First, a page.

Pirates of the Blu-ray Box
A new Blu-ray box set of the Pirates of the Caribbean Trilogy debuts
Buried under kerchief, blousy shirt, and the make-up of a heavy metal fashion victim, Johnny Depp bobs and weaves his way through the hit pirate trilogy as Jack Sparrow, a black pirate come high seas con man with a heart of tarnished stolen gold. He seems to have stumbled in from his own private movie but fearlessly makes his home in "Pirates of the Caribbean: The Curse of the Black Pearl," a tale of an Aztec curse that turns a vicious crew of plunderers into the walking dead on a haunted ship that floats in a haze of mist and smoke. Geoffrey Rush “Argh”s and “Matey”s his way through the film like an old Hollywood ham and the dashing Orlando Bloom and the spunky Keira Knightley (as the obligatory cute romantic leads) play along with as much enthusiasm.
The first film is the best of the three (to date) films in the comic adventure franchise inspired by the Disneyland theme park ride. The unexpectedly light touch of director Gore Verbinski (late of "Rango") gives this high spirited comic swashbuckler a playful tone without sinking it into self parody. He puts a Jackie Chan flourish of high energy and gymnastic action on the swashbuckling stunts and old-fashioned swordplay and keeps this lark sailing along so swiftly and smoothly that you hardly notice the 135 minute running time until the ride is over. A slight but disarmingly entertaining surprise, which isn't the case with the next two films.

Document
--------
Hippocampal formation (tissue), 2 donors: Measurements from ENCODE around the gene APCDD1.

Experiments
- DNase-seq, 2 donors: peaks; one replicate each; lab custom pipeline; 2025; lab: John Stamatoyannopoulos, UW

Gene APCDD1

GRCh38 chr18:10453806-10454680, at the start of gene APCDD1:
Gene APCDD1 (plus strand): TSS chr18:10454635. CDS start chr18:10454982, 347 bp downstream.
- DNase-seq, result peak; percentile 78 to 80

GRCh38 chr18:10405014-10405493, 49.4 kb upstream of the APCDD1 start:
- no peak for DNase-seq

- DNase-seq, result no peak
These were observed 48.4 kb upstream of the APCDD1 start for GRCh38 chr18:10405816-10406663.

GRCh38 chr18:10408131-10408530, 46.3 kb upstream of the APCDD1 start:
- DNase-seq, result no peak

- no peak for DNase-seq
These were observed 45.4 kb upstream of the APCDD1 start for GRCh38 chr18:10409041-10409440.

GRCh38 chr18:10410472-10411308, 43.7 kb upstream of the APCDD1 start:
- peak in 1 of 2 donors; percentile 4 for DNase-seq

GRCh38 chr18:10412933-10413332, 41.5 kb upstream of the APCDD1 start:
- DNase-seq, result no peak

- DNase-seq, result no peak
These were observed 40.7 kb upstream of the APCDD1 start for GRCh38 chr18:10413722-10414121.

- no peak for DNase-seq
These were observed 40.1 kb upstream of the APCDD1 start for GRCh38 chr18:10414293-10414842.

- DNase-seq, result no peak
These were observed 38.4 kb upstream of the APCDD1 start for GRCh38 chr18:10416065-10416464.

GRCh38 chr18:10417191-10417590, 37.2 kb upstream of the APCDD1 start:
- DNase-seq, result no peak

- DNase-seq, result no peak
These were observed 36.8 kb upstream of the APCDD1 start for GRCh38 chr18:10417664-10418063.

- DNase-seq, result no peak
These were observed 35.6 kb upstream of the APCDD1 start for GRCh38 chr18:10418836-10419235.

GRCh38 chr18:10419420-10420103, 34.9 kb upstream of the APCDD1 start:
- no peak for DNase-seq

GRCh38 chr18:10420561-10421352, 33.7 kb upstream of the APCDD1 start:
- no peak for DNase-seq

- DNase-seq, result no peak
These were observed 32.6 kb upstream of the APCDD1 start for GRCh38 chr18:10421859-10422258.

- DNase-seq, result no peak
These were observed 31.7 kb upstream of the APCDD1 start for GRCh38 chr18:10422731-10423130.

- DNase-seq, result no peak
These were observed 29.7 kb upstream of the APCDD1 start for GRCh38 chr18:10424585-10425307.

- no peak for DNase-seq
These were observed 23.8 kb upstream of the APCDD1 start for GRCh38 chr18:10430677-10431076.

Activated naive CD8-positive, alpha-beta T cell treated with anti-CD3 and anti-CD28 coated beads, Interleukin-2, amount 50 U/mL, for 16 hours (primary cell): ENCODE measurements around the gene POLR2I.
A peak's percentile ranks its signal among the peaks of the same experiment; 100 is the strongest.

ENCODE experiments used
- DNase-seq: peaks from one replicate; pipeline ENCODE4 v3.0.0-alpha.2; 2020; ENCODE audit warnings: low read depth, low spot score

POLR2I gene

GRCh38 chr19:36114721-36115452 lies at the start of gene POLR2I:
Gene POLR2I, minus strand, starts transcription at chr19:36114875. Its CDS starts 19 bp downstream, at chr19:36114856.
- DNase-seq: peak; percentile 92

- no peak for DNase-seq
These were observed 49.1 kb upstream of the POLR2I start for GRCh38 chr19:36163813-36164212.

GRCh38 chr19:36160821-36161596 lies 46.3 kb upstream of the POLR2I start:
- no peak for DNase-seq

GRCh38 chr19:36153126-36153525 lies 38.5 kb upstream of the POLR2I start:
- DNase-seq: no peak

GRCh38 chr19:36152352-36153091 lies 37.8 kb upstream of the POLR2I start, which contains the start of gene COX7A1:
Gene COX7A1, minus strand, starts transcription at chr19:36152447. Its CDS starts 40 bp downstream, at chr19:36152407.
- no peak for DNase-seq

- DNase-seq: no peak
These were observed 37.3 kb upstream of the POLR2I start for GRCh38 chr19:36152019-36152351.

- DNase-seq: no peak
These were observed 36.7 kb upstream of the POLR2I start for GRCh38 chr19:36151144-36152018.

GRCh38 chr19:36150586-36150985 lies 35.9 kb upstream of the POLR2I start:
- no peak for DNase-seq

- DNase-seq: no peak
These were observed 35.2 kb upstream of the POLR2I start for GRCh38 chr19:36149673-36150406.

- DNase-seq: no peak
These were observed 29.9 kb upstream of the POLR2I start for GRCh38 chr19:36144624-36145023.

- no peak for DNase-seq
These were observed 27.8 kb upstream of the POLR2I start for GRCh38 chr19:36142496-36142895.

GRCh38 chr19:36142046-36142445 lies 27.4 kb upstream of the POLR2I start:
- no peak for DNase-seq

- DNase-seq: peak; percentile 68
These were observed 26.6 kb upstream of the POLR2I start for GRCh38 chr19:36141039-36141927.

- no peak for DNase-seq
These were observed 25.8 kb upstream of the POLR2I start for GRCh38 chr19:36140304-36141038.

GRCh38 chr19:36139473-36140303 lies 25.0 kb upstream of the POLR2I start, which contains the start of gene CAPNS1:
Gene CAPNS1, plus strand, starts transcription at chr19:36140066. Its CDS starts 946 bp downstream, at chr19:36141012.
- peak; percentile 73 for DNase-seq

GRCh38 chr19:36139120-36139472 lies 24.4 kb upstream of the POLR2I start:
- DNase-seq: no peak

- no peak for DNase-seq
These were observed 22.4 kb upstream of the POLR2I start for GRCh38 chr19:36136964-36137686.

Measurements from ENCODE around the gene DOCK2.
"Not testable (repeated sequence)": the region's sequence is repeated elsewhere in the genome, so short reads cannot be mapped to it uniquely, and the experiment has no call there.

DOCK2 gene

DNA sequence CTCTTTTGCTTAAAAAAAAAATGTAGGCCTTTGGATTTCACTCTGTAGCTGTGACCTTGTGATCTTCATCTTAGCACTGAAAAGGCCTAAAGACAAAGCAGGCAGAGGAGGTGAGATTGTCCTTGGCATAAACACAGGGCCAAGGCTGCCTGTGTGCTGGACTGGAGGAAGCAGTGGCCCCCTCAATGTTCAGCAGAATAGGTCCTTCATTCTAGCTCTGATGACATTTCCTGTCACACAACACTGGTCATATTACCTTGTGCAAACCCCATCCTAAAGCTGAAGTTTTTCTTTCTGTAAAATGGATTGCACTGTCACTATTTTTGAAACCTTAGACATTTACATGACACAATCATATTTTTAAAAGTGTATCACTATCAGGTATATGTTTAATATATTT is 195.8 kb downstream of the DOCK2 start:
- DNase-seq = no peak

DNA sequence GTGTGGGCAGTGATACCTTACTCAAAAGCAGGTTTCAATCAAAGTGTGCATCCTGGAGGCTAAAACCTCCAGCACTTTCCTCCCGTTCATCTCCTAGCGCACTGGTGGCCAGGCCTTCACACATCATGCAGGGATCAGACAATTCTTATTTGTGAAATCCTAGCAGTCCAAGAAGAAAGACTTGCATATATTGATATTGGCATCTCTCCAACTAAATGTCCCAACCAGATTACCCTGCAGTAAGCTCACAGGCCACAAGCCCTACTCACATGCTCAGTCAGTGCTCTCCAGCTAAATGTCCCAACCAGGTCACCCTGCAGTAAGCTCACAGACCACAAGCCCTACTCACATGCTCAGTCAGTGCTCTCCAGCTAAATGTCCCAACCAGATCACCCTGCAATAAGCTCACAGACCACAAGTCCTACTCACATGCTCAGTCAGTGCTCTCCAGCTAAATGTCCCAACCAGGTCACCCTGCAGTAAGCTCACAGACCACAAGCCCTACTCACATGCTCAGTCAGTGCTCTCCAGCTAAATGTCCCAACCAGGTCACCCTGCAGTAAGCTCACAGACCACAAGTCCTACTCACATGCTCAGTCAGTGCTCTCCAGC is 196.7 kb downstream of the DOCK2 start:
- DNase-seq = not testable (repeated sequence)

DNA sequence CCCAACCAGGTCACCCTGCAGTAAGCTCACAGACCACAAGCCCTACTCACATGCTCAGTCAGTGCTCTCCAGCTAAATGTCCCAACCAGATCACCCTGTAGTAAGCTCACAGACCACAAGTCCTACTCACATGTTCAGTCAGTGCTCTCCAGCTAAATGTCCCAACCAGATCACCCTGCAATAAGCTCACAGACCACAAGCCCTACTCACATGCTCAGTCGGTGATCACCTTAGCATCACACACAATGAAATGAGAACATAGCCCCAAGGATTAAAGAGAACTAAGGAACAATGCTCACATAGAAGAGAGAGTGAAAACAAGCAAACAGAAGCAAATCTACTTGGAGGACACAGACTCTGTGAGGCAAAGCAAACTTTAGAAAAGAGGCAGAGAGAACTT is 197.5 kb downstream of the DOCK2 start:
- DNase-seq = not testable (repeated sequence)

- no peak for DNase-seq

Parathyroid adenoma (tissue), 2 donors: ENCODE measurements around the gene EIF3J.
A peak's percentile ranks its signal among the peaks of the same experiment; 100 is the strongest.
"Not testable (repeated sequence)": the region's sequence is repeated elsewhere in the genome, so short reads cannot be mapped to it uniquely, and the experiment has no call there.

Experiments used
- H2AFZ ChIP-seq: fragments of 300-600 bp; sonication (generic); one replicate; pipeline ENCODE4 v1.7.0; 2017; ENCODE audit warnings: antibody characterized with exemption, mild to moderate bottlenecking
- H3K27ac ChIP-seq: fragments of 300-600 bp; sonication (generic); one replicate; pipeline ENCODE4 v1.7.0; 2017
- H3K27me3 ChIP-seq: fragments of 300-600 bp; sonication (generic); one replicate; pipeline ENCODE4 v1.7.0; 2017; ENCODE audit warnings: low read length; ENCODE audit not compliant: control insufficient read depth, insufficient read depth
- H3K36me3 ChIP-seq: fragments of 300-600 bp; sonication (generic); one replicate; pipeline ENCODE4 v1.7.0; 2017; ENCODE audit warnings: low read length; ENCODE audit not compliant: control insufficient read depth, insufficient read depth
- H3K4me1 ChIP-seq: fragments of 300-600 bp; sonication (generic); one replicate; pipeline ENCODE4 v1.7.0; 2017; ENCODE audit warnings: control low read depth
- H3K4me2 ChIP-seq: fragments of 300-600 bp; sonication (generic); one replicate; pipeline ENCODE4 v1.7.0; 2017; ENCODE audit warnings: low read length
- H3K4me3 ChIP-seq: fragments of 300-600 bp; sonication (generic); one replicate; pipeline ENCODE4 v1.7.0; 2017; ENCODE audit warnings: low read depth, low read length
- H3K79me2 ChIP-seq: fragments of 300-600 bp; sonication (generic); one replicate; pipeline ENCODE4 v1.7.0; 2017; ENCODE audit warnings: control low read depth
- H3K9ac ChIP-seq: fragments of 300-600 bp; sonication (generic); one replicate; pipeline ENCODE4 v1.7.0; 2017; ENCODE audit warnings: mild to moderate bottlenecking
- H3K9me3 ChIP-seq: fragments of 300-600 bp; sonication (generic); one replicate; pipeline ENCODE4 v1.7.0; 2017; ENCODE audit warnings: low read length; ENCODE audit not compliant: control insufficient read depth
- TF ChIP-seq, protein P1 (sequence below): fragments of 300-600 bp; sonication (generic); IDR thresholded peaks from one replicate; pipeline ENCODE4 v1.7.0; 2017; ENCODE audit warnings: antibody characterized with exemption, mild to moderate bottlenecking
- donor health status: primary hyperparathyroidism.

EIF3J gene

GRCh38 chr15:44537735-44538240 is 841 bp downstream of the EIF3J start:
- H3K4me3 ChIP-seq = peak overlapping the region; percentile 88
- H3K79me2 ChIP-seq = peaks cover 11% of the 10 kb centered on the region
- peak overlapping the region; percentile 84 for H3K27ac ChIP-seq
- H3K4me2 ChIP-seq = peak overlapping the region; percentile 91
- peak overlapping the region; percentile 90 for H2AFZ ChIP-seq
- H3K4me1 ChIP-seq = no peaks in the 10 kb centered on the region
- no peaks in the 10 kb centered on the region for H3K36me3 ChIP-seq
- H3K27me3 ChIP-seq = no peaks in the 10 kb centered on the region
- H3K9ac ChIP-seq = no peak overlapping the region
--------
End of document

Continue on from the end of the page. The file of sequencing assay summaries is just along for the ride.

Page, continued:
Depp, Bloom and Knightley reunite with Verbinski and their flouncy swashbuckling fashions for the brisk, busy and inconsequential sequel "Pirates of the Caribbean: Dead Man's Chest," which has something to do with an enchanted compass, the fabled chest of the title, and Davy Jones (Bill Nighy) himself, a part man and part mollusk oceanic demon. But it's less a story than a "Raiders of the Lost Ark"-styled swashbuckler by way of a big-screen theme-park ride, pumped full of special effects and goofball comedy and driven by video-game logic. Jack Davenport, Jonathan Pryce, Mackenzie Crook, and Kevin McNally are also back, with Stellan Skarsgård joining the cast as Bloom's cursed father, Tom Hollander as a corrupt new island governor, and Naomie Harris as a cackling fortune-teller.
And it gets even more abstract by the bigger, busier and even longer "Pirates of the Caribbean: At World's End," which brings back former zombie pirate Captain Barbossa (Geoffrey Rush) from the first film to lead the party to rescue Jack from Davy Jones' Locker (for reasons that are vague at best). There are so many details crammed into the plot that it's easy to lose track, not that it ultimately matters. Verbinksi directs with such stylistic momentum that you just take the narrative progression on faith, even as the large-scale imagery collapses into colorful noise on the video screen. Luckily Depp is on hand to stagger and strut through the film, the oblivious life of the party and the only character who doesn't take any of this pumped up prattle seriously. Chow Yun-fat looks great and does little as a Chinese pirate king, Naomie Harris goes all attack of the 50-foot voodoo priestess, and Keith Richards makes a cameo as the keeper of pirate lore.
This new Blu-ray set boxes up the previously-released two-disc editions of each film, with all their commentary tracks, documentaries, featurettes and other supplements, along with a new bonus disc featuring almost an hour of previously unseen deleted and extended scenes from "Dead Man's Chest" and "At World's End" (with optional commentary by director Gore Verbinski) and "On Stranger Tides Revealed," which at just under three minutes is little more than an extended trailer for the upcoming "Pirates of the Caribbean: On Stranger Tides."